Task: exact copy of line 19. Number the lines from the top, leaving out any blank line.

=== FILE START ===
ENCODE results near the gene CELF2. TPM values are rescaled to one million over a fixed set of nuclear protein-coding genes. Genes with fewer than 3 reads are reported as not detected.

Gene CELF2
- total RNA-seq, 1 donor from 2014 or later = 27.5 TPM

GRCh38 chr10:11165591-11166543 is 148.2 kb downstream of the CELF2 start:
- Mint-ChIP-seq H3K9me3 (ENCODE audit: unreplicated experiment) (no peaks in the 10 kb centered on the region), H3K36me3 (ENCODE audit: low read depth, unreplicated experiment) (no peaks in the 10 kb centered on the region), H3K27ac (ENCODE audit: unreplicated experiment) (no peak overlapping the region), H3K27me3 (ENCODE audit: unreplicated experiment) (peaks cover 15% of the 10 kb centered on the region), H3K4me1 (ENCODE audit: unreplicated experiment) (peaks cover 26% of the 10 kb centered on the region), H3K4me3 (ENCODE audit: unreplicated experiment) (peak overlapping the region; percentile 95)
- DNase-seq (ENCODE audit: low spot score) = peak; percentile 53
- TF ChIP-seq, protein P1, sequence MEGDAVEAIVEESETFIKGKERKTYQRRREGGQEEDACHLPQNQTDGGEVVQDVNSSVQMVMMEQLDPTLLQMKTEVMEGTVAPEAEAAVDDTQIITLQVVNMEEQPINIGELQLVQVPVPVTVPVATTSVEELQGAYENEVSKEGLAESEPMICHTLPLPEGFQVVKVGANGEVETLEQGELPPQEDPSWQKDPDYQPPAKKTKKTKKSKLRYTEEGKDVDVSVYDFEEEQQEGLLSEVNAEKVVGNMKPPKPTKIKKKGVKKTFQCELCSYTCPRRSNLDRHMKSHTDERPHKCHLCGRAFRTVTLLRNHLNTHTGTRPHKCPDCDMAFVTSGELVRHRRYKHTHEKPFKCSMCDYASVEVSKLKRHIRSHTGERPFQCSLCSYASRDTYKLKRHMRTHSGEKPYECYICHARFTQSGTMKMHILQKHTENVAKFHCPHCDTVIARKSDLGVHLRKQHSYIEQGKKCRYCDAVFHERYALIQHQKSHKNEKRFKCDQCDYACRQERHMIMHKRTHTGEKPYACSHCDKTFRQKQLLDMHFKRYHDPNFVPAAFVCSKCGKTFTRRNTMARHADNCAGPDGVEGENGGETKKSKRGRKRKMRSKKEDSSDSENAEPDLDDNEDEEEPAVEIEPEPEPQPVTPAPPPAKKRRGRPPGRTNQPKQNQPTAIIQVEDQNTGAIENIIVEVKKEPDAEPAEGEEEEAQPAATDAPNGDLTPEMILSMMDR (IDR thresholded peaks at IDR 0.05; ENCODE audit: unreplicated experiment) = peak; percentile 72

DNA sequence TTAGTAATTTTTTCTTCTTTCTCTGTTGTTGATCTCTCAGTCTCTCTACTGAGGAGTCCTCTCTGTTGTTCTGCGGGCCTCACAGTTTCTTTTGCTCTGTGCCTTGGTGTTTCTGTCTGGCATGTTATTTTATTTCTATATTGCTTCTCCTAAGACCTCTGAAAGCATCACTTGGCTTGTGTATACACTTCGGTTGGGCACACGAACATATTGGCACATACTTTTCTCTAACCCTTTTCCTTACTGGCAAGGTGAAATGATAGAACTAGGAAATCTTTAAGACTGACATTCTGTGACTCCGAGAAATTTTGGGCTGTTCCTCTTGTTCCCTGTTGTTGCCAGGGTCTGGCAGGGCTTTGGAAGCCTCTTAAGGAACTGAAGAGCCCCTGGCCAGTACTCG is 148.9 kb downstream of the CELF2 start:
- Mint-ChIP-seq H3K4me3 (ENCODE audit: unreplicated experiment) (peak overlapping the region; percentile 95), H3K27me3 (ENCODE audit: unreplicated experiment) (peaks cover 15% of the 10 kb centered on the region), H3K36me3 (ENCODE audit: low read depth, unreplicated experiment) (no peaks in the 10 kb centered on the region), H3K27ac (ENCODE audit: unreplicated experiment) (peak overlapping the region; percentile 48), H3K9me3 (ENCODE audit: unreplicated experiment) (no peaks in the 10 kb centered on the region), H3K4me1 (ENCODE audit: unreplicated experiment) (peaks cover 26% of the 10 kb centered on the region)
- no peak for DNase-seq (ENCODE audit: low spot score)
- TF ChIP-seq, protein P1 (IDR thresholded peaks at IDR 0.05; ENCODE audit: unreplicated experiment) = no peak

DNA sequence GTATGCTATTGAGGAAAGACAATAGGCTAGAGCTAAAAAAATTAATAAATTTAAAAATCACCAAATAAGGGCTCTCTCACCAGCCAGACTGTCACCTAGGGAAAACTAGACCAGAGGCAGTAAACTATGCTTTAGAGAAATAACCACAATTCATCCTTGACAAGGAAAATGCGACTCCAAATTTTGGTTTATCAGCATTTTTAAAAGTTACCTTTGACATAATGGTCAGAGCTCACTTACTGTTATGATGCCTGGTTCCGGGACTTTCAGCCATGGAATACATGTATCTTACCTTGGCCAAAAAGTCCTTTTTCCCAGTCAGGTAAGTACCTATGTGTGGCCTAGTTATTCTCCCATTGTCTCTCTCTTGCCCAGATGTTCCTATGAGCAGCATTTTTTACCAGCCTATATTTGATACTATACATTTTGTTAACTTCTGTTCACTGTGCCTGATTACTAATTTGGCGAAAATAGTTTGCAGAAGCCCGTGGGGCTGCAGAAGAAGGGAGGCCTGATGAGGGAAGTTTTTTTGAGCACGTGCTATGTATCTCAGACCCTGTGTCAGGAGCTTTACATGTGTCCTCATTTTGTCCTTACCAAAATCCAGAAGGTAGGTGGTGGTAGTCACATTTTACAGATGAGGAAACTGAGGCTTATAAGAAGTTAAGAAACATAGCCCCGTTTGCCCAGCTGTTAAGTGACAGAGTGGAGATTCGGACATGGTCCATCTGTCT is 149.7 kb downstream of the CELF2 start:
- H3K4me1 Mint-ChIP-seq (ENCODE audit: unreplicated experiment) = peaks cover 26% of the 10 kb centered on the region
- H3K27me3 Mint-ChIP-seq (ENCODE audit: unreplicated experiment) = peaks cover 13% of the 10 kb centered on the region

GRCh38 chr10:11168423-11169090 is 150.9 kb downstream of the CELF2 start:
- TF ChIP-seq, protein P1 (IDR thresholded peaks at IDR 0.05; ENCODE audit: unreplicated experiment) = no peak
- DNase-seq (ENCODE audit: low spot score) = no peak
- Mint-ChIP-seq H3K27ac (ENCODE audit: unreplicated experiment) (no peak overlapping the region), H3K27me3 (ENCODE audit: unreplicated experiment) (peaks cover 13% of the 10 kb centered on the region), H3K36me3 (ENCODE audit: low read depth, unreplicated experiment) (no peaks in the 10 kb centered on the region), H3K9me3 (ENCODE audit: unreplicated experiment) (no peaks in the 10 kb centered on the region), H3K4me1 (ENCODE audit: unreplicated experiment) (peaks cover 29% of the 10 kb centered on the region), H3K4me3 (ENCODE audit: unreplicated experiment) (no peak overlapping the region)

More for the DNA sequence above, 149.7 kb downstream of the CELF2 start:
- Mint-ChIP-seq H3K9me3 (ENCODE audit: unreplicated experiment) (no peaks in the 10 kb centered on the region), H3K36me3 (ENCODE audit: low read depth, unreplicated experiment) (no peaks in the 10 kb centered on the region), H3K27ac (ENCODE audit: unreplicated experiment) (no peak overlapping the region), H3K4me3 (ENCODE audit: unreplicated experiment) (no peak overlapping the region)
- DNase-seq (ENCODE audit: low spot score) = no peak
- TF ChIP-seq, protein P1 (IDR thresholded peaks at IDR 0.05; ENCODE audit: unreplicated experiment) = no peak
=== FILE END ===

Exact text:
More for the DNA sequence above, 149.7 kb downstream of the CELF2 start: